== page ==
Yellow Leadership/White Collar Crime/Newspaper Blues

Some days, it’s hard to sound constructive. Thursday blues?  For once, I’m not gonna try:

Exhibit A: Somebody should demand that Atlanta Police Chief Pennington surrender his day book, so people can see precisely what he is doing for all that money.  How often does he go to the office?  Where is he at 5:05 p.m.?  At 7:05 a.m.?

Does the guy even carry a pager?  Remember when Mayor Bill Campbell was hiding out in that casino in Memphis?  Have we learned nothing from the sagas of Sanford and Spitzer (beyond horrifying details of their courtship styles)?  Public officials get into big dog trouble when you let them off the leash.

And since Mayoral Candidate Lisa Borders is sending out joint press releases with Mayor Franklin about crime now, perhaps she should sit down with her good friend the Mayor and tell her that Pennington needs to be fired, right now.  Now, and install someone who can actually improve police morale and oversee the transition and selection of a real Police Chief.  Instead, Borders scarily said something about how the city needs a new police chief because Pennington “has indicated he is retiring.”  Retiring?  What would Mayor Borders do if Pennington changes his mind: keep him on for a couple more years?  Why does anyone tolerate such weird double-talk from candidates?  Taxpayers deserve some respect for all the money they’re being forced to cough up.

If Atlanta were New York City and reporters were thick on the ground, the media would be hounding Rambling Rose Pennington every single day — following his car, watching his every move, reporting it with humor and ire.  Imagine what the New York Post would be saying.  People still buy the New York Post.

I know: it’s Atlanta.  Politeness, and the summer heat.  But come on folks, loosen your collars.  Get some dirt on your hands.  Pennington is handing you three months of headlines with a side order of doing the right thing.

Take it.  Please.

Exhibit B:  I’ve said it before and I’ll say it again: Atlanta has a persistent problem with corruption at the top.  And if residents don’t demand real accountability this time, four or eight years from now they’re still going to be saddled with an administration mired in the same old corruption.  Shirley Franklin had ties to every crooked airport deal and Parks and Recreation boondoggle and sleazy block grant theft percolating around the bat cave that is City Hall — she had her fingers in every corruption pie for twenty years — and yet, when she ran as a “reformer,” the media fell into lockstep, no guffaws allowed.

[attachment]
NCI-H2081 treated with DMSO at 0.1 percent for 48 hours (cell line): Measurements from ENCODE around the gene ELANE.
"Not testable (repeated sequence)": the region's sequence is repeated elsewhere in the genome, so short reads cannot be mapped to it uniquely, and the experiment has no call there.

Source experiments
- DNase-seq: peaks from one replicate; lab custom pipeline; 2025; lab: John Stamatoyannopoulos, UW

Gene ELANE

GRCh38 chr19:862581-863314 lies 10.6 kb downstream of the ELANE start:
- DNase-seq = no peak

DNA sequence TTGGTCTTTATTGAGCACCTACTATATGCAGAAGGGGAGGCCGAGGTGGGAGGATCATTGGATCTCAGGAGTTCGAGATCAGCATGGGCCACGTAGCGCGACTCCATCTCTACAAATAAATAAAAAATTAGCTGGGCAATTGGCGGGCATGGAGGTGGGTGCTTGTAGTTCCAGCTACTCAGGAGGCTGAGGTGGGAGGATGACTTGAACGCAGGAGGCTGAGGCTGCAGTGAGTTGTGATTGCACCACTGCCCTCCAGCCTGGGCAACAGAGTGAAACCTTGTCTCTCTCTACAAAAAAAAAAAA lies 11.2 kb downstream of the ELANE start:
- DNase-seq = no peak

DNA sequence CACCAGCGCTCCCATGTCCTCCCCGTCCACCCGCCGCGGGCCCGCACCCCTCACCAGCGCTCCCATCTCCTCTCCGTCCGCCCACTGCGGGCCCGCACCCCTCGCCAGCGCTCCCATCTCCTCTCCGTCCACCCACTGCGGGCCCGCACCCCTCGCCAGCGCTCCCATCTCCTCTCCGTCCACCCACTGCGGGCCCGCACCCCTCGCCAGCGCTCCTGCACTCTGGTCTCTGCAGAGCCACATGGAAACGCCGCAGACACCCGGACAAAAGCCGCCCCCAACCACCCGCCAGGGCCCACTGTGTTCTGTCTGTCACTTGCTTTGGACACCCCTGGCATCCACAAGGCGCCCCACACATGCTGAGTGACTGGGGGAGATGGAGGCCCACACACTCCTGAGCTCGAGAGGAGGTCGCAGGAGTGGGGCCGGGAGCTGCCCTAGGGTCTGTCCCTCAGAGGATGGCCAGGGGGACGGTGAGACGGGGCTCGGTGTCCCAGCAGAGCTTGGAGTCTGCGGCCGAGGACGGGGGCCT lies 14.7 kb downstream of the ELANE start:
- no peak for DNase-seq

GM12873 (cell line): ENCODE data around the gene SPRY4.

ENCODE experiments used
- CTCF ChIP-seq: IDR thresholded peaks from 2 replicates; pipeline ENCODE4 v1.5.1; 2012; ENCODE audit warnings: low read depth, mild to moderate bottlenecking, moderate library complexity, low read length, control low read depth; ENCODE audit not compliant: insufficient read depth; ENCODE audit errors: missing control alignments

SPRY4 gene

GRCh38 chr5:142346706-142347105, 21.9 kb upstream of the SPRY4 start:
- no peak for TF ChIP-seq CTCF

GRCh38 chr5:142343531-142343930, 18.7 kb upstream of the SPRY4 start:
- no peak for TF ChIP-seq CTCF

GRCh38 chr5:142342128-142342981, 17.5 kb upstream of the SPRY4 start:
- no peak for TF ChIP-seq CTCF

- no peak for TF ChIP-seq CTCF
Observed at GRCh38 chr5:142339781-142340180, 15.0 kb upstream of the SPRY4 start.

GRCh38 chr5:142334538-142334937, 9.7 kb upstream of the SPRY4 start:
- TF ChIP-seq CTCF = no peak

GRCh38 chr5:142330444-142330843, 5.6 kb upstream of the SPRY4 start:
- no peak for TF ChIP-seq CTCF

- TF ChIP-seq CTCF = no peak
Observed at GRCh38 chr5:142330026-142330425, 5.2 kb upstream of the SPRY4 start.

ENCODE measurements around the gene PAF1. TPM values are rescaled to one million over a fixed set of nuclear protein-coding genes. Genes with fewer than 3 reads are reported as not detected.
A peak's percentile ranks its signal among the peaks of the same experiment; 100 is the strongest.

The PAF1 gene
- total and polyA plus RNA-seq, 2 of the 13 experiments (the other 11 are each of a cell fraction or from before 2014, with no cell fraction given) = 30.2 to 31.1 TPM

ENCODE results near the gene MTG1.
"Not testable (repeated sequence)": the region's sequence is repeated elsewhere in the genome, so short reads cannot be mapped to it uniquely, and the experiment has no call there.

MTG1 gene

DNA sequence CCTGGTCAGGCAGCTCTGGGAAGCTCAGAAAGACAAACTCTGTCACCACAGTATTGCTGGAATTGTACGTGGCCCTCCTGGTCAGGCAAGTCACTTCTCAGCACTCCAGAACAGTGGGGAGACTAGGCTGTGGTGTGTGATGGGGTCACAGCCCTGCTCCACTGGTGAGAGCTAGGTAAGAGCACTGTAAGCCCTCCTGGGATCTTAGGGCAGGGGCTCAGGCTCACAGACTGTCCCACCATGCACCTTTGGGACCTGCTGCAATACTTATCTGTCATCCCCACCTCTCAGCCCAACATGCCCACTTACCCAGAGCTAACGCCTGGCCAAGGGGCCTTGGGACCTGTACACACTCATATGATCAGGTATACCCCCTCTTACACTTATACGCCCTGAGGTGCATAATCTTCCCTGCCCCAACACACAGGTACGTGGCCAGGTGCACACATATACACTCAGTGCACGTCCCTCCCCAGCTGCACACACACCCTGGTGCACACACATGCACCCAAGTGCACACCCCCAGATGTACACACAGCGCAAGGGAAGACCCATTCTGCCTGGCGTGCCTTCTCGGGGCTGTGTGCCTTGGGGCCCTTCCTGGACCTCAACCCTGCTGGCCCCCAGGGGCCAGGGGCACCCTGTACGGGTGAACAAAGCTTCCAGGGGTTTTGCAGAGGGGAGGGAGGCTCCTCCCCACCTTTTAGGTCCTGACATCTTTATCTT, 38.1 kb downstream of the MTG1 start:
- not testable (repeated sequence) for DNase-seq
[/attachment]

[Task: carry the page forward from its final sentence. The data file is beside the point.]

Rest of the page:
Sure, she didn’t end up in the federal pen, so I guess that’s a step up.  A few more baby steps like that one, and Atlanta might get a handle on its ethics problem by the time the city crumbles into the Gulf of the Mexico-Atlantic Ocean.

This time, don’t fall for the “reformer” schtick.  If the media won’t tell you, in detail, every candidate’s ties to the Jackson administration, the Campbell administration, and the Franklin administration — to sleazy set-aside salaries for do-nothing jobs, for one important example — then find out for yourself.  Ask where each candidate has earned their keep, and look damn hard at their records.

Who’s really going to clean up the bat cave?  My guess is it won’t be someone who’s been noshing down at the trough there, to mangle a metaphor.

It’s all about the money.  The rest, as in the best interest of the city, is always secondary in these things, no matter how important it is to you.

Atlanta needs less cynical candidates and more cynical residents.

Exhibit C:  How not to solve the crime problem.

Campaigning with Evander Holyfield, as Kasim Reed is now doing, is not going to solve the crime problem.  Holyfield is a nice guy.  But solving the crime problem is going to take getting hard on crime, not posturing with a celebrity while standing with people who do not believe criminals should go to jail for committing crimes.

So when you stand alongside the two state legislators who have done more than just about anyone in Georgia to keep criminals on the streets, legislators with clear records of being reflexively and virulently anti-cop, legislators who have dedicated their careers to siding with offenders and against victims of street crime and the police who protect them, well, it doesn’t really matter if Evander Holyfield is standing there too.

Holding a press conference to talk about crime and policing with Senators Vincent Fort and Nan Orrock in attendance is like inviting Al Sharpton to host the annual banquet of the Police Benevolence Association.  It’s a slap in the face to every cop and crime victim in Atlanta.

History, people.  It matters.

Well, I feel better now.

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